In 2010 when musician Chuck Beckman was sitting with his friend, Jack, who was in severe pain from pancreatic cancer, he reached for his guitar and found that playing soothing guitar arrangements would lull Jack to sleep.
“I played hymns for Jack when his condition warranted, as he was responsive and not yet in transition,” explains Beckman. “But when he began to transition at the hospice in-patient unit, I played mostly unfamiliar music. Jack’s nurses noticed how the music helped Jack relax and sleep when the medications had not.”
According to the National Standards Board for Therapeutic Musicians, the documented effects of music on mood and physiology date back to the ancient Greeks, the Middle Ages, and the Renaissance. Beginning in the early 1990s, live therapeutic music (LTM) offered as a healing modality began to be provided and studied in healthcare facilities and hospitals across the country.
Today, numerous research studies tout the benefits of LTM on mental and physical health. Therapeutic musicians at the bedside provide “live acoustic music, played or sung, and specifically tailored to the patient’s immediate need. It is an art form based on the science of sound.”
Encouraged by his friend’s caregivers, his family and friends, Beckman enrolled in the Music for Healing & Transition Program (MHTP) and became a Certified Music Practitioner (CMP) in 2013 to serve patients through LTM. He explains that unlike Music Therapy, which is prescribed by a physician, LTM interventions are referred by nurses and healthcare professionals. LTM focuses on the science of sound and requires certification by an approved program recognized by the National Standards Board for Therapeutic Musicians. Therapeutic musicians are not entertainers, he continues.
Beckman is now the Therapeutic Music Program Coordinator at Northeast Georgia Medical Center in Gainesville, where he oversees CMPs who provide LTM for patients. “LTM creates a healing environment,” says Beckman. “It can help a patient stabilize, and/or better manage symptoms like anxiety, agitation, pain, respiratory distress, and sleep deprivation. This process helps suppress the Fight or Flight response, which is often observed in patients being treated in hospitals, hospice, or skilled nursing facilities,” he explains. “A patient’s condition at the time of a session always determines the type of music used and how it is played.”
CMPs are trained not to play familiar music at the end of life and never use recorded music of any kind, explains Beckman. Recorded music can over-stimulate patients, which leads to increased agitation.
Recently, Chuck was called to play for a hospice patient at home who had been extremely agitated for most of the day. When Chuck walked in, he found that the patient’s family had been playing their loved one’s favorite Christmas music all day. He politely asked them to turn it off and dim some bright lights. Within a few moments, the patient drifted off to a peaceful sleep. Chuck never even opened his guitar case!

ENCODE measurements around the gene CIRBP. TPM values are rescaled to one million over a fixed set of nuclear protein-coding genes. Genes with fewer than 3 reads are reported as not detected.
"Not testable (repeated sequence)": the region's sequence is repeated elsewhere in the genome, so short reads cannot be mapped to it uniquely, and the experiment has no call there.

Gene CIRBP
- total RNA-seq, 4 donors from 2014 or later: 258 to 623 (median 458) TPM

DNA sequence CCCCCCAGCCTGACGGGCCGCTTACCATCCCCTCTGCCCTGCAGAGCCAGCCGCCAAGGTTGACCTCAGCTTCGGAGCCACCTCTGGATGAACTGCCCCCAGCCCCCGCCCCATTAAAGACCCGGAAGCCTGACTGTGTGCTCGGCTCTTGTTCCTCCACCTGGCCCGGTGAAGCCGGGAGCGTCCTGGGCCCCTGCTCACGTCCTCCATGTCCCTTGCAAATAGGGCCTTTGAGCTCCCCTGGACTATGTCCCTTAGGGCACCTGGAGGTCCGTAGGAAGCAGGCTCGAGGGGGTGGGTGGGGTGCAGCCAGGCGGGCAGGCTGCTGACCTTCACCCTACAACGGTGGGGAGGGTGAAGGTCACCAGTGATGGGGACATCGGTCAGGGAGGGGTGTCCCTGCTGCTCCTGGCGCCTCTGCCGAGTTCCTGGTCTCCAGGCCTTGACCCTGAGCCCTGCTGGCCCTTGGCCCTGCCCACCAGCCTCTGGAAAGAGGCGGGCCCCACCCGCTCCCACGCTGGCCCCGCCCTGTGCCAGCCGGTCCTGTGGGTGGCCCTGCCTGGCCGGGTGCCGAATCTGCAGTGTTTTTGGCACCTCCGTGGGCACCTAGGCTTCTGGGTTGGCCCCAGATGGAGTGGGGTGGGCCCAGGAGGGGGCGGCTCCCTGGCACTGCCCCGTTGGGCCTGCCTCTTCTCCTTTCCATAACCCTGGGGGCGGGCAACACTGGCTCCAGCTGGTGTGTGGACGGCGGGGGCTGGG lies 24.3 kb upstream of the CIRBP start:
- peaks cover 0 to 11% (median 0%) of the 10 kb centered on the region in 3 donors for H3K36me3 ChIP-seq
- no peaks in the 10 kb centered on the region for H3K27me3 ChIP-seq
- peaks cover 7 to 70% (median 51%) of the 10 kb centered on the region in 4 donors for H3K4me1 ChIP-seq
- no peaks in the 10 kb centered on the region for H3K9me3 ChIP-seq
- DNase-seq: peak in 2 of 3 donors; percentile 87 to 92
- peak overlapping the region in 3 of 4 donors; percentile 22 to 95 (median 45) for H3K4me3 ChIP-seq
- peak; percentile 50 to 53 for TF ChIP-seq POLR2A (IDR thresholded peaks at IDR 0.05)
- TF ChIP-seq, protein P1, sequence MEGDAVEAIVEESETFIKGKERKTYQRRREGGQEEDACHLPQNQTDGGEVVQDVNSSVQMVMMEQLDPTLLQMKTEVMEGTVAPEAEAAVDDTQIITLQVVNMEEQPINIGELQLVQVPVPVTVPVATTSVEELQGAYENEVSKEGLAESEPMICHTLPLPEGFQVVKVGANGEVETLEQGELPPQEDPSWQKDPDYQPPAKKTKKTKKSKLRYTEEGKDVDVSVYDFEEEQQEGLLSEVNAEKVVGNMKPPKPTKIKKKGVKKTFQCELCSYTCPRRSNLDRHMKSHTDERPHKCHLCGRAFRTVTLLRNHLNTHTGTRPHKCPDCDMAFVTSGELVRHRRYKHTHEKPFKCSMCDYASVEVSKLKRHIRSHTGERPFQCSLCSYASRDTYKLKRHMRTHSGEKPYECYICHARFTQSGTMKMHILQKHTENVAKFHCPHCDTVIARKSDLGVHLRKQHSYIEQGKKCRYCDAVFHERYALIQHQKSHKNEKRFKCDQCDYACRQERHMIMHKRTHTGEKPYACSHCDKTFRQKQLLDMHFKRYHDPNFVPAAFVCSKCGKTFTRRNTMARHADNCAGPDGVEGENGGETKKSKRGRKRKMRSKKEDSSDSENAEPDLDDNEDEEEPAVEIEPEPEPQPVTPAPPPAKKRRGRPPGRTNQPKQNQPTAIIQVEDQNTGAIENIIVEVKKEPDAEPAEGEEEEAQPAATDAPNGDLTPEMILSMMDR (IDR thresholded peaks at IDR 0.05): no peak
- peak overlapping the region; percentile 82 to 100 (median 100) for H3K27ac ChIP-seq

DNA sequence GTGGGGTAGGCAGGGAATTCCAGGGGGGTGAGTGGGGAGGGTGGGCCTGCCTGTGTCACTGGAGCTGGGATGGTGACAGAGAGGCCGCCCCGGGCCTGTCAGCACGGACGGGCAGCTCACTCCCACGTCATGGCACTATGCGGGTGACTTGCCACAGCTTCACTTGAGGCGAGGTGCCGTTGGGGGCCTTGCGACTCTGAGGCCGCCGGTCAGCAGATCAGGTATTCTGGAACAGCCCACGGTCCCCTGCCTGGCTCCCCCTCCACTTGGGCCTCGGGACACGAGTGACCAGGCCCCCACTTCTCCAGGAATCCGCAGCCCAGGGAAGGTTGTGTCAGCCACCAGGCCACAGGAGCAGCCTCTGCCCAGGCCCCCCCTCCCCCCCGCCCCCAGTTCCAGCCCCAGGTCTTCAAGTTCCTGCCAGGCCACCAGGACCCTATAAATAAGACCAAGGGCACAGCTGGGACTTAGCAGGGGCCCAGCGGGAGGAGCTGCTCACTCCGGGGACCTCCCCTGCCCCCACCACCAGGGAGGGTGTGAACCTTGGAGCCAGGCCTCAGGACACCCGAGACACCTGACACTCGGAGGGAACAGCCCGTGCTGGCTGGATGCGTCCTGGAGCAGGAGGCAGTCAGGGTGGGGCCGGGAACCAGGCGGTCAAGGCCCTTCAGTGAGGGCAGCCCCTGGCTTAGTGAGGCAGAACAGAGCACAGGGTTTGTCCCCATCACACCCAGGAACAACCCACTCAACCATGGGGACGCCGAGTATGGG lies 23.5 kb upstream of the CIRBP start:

“Every hospice case is different, but while favorite music can be helpful when the patient is responsive and coherent, once they near the end of life, the brain simply cannot process complex stimuli because it can result in agitation,” he says. “When CMPs play for patients, they are constantly watching and adjusting the music based on the patient’s response.
When Connie Muscenti, 64, retired as a music educator and performer, she was looking for a change.
“I decided to reinvent myself when I moved to Athens about seven years ago,” Muscenti says. “I studied and trained as a CMP, and now I play music at the bedside in hospitals, assisted living, and other healthcare facilities.”
Hospital administrators across the country are now adding LTM into their patient care plans. St. Mary’s Hospital in Athens and Gainesville North Georgia Medical Center both utilize Muscenti’s services. She and her colleagues provide LTM for patients who are suffering from difficult and extreme situations. With the onset of COVID-19 in early 2020, CMPs at both healthcare systems began providing LTM for hospital staff where they worked.
“It has helped me grow in many ways,” Muscenti says of her new vocation. “It is the most fulfilling work I’ve done in my long musical career.”
“Connie has a gift for offering the music most needed in the moment — whether it is calming or uplifting. Her music can soothe the soul in a way that clinical interventions cannot,” says Julie Carter, vice president of Missions Services at St. Mary’s Hospital.
“Being a CMP is a wonderful career for seniors who are already musicians. You don’t need to be a person who majored in music, and the certification process is quite doable,” Muscenti says. She adds it can be a part-time career with flexible hours.
After becoming certified, Beckman founded Strings of Mercy in 2015, an organization that works to raise awareness of LTM within the health care industry, develop funding for CMP positions at hospitals, skilled nursing homes, and hospice facilities, and provide scholarships for musicians wishing to become CMPs.
To help offset training costs for those interested in becoming CMPs, Strings of Mercy is partnering with St. Mary’s Hospital and Hendershots in a fundraiser on Jan. 15, featuring the Kate Morrissey Band, Klezmer Local 42 and the Athens Cello Quartet. For more information on Strings of Mercy and the upcoming fundraiser, go to stringsofmercy.org. Information on the CMP training program is at mhtp.org.
STORY UPDATE 1/5/2022: The day that the print version of Boom Magazine was delivered, Strings of Mercy notified us that, because of the rapid rise of COVID-19 Omicron cases, they elected to postpone the fundraiser scheduled on Jan. 15 at Hendershots. They are committed to holding this event to help offset training costs for those interested in becoming CMPs, but at a date when they feel it is safe to gather.
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